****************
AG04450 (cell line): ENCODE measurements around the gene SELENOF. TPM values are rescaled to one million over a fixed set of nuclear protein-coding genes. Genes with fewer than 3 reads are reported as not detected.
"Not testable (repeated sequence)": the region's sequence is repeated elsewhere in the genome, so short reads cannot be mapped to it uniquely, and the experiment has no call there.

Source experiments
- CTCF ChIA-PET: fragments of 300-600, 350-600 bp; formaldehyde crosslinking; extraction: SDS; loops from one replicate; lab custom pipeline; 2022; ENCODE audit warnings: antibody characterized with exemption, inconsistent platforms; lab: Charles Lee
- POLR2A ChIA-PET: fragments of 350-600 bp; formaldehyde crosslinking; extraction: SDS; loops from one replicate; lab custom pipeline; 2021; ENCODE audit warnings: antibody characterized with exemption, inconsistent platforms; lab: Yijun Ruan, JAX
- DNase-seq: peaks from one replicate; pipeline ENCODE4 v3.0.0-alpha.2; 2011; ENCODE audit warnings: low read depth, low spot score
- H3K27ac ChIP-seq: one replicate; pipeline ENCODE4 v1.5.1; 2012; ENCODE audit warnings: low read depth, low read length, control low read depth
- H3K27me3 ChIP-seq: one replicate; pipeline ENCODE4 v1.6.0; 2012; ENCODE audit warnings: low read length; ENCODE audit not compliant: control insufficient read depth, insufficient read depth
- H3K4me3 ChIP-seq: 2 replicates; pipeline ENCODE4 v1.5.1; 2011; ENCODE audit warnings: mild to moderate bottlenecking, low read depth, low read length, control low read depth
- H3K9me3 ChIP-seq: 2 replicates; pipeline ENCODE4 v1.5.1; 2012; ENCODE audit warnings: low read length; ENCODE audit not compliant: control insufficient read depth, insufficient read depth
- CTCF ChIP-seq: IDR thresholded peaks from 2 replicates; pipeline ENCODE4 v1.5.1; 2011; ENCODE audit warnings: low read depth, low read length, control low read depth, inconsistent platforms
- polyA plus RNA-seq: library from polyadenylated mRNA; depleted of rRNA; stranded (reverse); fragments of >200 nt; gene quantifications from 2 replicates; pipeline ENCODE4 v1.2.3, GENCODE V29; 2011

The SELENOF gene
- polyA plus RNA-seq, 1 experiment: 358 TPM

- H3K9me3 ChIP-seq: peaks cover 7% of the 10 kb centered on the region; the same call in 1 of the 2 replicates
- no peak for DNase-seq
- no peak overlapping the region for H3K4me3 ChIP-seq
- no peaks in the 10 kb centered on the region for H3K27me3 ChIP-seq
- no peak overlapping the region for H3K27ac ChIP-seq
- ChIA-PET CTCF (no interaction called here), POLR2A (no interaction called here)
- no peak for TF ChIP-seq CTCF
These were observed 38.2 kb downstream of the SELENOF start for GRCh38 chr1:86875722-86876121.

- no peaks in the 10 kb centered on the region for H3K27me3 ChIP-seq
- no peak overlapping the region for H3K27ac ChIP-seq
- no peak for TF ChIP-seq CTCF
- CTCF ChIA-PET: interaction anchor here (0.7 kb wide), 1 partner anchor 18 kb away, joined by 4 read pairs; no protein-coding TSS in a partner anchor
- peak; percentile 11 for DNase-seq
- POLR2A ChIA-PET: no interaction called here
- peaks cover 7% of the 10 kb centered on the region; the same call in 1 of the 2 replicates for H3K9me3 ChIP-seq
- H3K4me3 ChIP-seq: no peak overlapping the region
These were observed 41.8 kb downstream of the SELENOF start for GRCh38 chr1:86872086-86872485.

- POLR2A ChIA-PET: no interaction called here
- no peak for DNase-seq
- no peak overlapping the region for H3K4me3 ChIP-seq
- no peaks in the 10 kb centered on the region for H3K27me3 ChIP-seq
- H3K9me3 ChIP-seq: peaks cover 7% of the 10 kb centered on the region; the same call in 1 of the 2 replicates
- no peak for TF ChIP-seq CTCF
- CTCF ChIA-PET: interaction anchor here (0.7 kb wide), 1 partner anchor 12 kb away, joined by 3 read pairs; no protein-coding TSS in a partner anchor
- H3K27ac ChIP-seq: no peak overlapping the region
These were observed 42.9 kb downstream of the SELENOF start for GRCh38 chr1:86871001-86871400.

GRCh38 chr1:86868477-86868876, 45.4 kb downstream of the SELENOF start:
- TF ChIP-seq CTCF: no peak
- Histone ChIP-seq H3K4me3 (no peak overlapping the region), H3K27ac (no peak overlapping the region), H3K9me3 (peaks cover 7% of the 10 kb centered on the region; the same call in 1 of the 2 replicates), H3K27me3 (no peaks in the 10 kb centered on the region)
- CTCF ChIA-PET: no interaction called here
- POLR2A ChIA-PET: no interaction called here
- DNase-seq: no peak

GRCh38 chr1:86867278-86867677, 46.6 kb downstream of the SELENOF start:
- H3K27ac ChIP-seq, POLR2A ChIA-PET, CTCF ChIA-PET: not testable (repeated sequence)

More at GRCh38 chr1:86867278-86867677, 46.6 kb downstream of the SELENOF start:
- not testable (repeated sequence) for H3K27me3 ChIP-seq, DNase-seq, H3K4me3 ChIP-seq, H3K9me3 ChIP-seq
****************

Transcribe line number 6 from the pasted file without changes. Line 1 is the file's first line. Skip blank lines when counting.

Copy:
- DNase-seq: peaks from one replicate; pipeline ENCODE4 v3.0.0-alpha.2; 2011; ENCODE audit warnings: low read depth, low spot score